An investigator with the Indiana Department of Child Services visited the Greensburg home of 12-year-old Devin Parsons just days before police said he was beaten to death by his mother, records show.
The boy was found dead June 3. His mother, Tasha Parsons, 29, later admitted to using her hands, feet, a belt and a metal tray to beat her son over a period of several hours while her boyfriend, Waldo Jones Jr., watched, police said.
According to confidential state records obtained by 6News' Joanna Massee
, DCS received several calls about Parsons' family in the months leading up to his death.
Several complaints came from the boy's school. Others came from people in the community.
One man, who did not want to be identified, said he called 911 after seeing Devin's then-6-year-old brother playing with a shotgun in the family's front yard.
"At first, I wasn't sure it was a real gun. But after I got a little bit closer and started looking at it, it was a real shotgun," the man said. "There was no doubt in my mind that it was a real shotgun."
As a result of the complaints, a DCS worker interviewed Tasha Parsons and Jones about in their home 11 days before Devin's death, records show. But the investigator decided the case didn't constitute neglect.
The family's history with DCS began when Devin was an infant. A neglect report dated April 20 1999, when Devin was 3 days old, was filed by someone in the medical community, records show.
Throughout Devin's childhood, investigators did at times determine there was abuse and neglect and referred the family for counseling.
Retired DCS case manager Barbara Waits said she handled Devin's case when he was a toddler but doesn't remember him.
"I personally feel that anybody, and I do mean anybody, has the capability of losing control given the right circumstances and the right stressors," she said.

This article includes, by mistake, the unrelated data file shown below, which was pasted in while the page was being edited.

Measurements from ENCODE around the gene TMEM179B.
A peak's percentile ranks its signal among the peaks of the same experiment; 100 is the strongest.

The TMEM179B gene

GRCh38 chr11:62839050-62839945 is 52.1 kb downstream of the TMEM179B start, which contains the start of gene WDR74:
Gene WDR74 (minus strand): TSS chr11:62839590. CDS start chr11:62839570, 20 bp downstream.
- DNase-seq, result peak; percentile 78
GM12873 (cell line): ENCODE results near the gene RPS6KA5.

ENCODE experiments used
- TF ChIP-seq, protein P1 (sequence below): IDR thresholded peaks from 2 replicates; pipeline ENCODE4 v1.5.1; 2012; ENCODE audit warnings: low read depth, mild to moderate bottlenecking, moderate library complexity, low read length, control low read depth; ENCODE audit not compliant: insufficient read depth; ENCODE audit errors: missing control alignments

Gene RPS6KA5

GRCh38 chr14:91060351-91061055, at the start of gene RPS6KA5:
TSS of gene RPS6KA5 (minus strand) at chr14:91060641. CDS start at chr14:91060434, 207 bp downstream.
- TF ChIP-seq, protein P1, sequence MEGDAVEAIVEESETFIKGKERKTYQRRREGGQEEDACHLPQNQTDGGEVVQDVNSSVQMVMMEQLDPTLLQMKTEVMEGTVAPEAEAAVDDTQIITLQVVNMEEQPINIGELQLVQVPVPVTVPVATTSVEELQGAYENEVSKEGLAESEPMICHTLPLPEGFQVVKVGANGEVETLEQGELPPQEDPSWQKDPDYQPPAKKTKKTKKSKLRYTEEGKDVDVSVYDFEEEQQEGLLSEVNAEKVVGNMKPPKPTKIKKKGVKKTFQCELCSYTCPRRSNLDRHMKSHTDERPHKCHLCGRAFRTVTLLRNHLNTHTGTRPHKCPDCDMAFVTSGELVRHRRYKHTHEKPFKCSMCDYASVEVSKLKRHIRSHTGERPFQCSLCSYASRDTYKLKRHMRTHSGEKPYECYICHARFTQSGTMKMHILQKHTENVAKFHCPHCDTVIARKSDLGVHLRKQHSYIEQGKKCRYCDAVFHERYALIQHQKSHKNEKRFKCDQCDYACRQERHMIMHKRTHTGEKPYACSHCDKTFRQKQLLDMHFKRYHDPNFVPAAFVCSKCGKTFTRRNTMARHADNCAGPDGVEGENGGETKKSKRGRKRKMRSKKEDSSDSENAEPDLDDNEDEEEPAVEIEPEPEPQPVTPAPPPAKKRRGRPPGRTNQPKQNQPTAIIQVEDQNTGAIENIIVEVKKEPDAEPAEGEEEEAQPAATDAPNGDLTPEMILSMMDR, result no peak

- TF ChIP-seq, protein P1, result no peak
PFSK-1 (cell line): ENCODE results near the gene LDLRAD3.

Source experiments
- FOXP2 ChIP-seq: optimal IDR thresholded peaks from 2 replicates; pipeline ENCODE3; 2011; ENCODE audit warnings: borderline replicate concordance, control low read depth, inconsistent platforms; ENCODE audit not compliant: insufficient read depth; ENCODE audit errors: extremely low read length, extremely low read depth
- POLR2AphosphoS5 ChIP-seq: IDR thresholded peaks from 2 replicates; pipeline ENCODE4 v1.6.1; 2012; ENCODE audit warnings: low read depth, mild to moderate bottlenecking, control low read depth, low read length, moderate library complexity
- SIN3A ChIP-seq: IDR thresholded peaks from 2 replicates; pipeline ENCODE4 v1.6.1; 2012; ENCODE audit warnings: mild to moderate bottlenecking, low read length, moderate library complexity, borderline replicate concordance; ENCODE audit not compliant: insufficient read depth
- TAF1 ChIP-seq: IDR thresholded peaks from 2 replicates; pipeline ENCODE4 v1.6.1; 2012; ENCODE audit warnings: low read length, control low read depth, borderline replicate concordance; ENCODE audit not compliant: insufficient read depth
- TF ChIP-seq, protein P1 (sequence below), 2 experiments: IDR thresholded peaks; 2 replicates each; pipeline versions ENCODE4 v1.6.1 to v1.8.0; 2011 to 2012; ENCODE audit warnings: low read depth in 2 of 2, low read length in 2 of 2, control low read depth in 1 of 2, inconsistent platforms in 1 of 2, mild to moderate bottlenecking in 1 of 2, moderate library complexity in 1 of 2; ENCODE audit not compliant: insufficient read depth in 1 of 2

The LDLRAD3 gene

Waits retired years before Devin was killed.
"After 32 years, I never ended up having head lice, I never ended up having scabies, I never was sued and I never had a child that died on my watch," she said. "Now that's not to say that during my tenure that children didn't die."
Sandy Runkle-Delorme, with Prevent Child Abuse Indiana, said each child's death tells the entire community it has failed.
"This is everyone's responsibility, not just the government's," she said. "From our point of view, the children can always be saved."
6News tried to speak with DCS Director James Payne about Devin's case, but before he could comment, a gag order was issued by the judge.
Tasha Parsons has been charged with murder. She told police she beat the boy because he had hidden her pain pills and wouldn't tell her where they were.
Jones faces a charge of neglect of a dependent causing death.
Anyone who suspects a child is being abuse or neglected is urged to call Indiana's Child Abuse Hotline at 800-800-5556. Reports can be left anonymously.
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